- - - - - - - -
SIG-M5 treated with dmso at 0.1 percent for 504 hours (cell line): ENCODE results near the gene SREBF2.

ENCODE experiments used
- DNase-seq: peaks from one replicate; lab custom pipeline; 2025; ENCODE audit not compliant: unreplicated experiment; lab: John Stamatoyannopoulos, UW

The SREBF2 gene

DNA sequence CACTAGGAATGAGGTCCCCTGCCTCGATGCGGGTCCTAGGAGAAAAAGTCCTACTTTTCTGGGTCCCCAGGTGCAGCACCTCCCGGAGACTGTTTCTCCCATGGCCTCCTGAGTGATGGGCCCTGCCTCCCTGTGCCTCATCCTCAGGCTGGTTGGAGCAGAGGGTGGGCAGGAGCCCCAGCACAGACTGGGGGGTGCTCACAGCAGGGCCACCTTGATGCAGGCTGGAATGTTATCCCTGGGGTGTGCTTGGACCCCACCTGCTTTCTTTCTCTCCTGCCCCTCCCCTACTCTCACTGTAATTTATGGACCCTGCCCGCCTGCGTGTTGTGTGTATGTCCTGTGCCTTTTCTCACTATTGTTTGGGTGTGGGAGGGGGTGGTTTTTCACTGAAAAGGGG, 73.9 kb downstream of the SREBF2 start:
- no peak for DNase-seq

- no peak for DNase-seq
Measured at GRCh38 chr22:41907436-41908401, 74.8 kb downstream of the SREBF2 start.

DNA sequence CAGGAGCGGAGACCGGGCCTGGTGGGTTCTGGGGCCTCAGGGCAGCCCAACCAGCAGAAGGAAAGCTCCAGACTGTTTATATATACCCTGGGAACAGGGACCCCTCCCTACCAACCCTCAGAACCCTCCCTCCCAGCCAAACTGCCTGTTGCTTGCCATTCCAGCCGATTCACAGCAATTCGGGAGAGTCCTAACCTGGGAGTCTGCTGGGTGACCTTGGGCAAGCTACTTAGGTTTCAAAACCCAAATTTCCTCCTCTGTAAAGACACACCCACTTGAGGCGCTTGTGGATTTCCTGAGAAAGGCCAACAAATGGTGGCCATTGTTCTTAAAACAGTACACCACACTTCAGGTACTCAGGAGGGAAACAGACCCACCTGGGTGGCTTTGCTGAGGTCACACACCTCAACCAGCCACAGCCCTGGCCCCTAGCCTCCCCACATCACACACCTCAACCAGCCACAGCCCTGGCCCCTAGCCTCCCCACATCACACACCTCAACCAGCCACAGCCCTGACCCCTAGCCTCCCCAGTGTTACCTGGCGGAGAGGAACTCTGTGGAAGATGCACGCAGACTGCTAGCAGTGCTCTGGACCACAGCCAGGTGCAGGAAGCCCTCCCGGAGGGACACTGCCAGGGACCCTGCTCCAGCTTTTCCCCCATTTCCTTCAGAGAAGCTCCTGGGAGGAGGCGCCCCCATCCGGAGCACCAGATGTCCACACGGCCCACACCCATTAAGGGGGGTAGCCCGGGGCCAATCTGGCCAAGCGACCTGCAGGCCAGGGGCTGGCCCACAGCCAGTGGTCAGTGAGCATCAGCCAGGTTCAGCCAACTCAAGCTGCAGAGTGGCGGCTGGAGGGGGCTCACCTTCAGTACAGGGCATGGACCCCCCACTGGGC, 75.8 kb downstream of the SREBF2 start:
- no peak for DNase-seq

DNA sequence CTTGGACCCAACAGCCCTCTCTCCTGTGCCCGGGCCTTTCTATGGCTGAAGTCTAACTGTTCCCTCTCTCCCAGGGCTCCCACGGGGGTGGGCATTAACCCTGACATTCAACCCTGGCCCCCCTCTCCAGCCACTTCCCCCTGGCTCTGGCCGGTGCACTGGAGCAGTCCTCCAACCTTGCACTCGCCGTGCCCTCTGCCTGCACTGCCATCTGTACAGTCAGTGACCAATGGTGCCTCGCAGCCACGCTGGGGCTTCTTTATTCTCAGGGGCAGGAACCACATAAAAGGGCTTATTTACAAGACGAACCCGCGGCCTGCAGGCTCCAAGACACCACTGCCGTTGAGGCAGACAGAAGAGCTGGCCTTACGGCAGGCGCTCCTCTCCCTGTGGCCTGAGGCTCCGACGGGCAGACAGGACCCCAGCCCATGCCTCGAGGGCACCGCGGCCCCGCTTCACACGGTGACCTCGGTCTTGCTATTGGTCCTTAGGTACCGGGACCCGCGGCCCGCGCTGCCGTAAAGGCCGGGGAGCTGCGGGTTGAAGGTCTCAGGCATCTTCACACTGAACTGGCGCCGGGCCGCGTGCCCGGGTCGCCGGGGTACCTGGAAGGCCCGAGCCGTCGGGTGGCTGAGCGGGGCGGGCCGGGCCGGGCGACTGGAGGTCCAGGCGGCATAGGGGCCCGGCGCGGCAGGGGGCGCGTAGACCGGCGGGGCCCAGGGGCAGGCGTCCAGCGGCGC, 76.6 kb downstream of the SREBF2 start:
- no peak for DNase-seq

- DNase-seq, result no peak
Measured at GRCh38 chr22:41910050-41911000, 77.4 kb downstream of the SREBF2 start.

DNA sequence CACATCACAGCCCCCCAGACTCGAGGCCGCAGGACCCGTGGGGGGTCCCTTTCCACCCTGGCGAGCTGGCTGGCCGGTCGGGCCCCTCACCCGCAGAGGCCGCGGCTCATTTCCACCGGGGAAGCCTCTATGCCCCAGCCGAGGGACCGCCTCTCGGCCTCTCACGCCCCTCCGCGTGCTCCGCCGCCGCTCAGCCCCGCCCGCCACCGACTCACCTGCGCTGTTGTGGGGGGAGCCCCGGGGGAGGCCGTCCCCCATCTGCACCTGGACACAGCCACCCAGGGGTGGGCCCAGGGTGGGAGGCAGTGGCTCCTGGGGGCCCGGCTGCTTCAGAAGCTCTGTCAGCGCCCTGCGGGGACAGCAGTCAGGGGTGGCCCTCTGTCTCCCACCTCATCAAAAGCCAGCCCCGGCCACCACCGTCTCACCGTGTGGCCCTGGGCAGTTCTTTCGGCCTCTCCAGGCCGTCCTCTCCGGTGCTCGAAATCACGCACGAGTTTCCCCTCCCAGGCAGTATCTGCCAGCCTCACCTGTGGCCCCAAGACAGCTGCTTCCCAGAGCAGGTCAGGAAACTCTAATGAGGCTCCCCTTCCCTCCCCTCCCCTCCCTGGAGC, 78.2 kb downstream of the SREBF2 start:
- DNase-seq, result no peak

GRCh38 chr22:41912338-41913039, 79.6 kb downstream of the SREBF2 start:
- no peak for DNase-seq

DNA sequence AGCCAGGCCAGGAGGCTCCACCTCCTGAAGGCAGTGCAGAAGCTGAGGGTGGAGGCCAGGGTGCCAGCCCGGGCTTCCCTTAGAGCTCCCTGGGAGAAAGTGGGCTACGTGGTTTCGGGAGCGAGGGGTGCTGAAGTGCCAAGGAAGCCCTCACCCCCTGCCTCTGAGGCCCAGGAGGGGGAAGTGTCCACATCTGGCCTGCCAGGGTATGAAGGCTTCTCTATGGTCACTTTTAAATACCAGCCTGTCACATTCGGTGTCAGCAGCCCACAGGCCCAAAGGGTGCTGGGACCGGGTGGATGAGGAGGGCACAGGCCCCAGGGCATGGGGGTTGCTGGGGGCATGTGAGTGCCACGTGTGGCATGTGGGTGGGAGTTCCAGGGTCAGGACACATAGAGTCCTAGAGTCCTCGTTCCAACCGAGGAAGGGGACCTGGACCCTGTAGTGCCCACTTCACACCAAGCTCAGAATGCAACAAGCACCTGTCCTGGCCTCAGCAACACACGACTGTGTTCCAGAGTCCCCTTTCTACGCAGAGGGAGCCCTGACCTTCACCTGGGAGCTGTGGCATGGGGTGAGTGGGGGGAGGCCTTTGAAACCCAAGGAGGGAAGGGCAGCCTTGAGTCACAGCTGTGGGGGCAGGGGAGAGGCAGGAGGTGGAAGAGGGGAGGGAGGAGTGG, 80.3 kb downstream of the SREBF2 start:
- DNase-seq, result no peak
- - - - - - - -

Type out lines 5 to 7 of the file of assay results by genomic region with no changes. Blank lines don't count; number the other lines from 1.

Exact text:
DNA sequence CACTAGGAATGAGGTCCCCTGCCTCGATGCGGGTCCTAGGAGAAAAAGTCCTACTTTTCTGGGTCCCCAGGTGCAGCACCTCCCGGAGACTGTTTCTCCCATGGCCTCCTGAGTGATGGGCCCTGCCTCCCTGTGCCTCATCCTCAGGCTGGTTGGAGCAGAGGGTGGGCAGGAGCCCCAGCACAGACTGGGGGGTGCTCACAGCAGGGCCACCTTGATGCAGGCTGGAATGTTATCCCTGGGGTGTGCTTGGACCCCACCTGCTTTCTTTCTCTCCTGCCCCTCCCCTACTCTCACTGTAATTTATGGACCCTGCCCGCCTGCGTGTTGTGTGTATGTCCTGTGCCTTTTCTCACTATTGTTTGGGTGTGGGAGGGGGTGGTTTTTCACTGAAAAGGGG, 73.9 kb downstream of the SREBF2 start:
- no peak for DNase-seq

- no peak for DNase-seq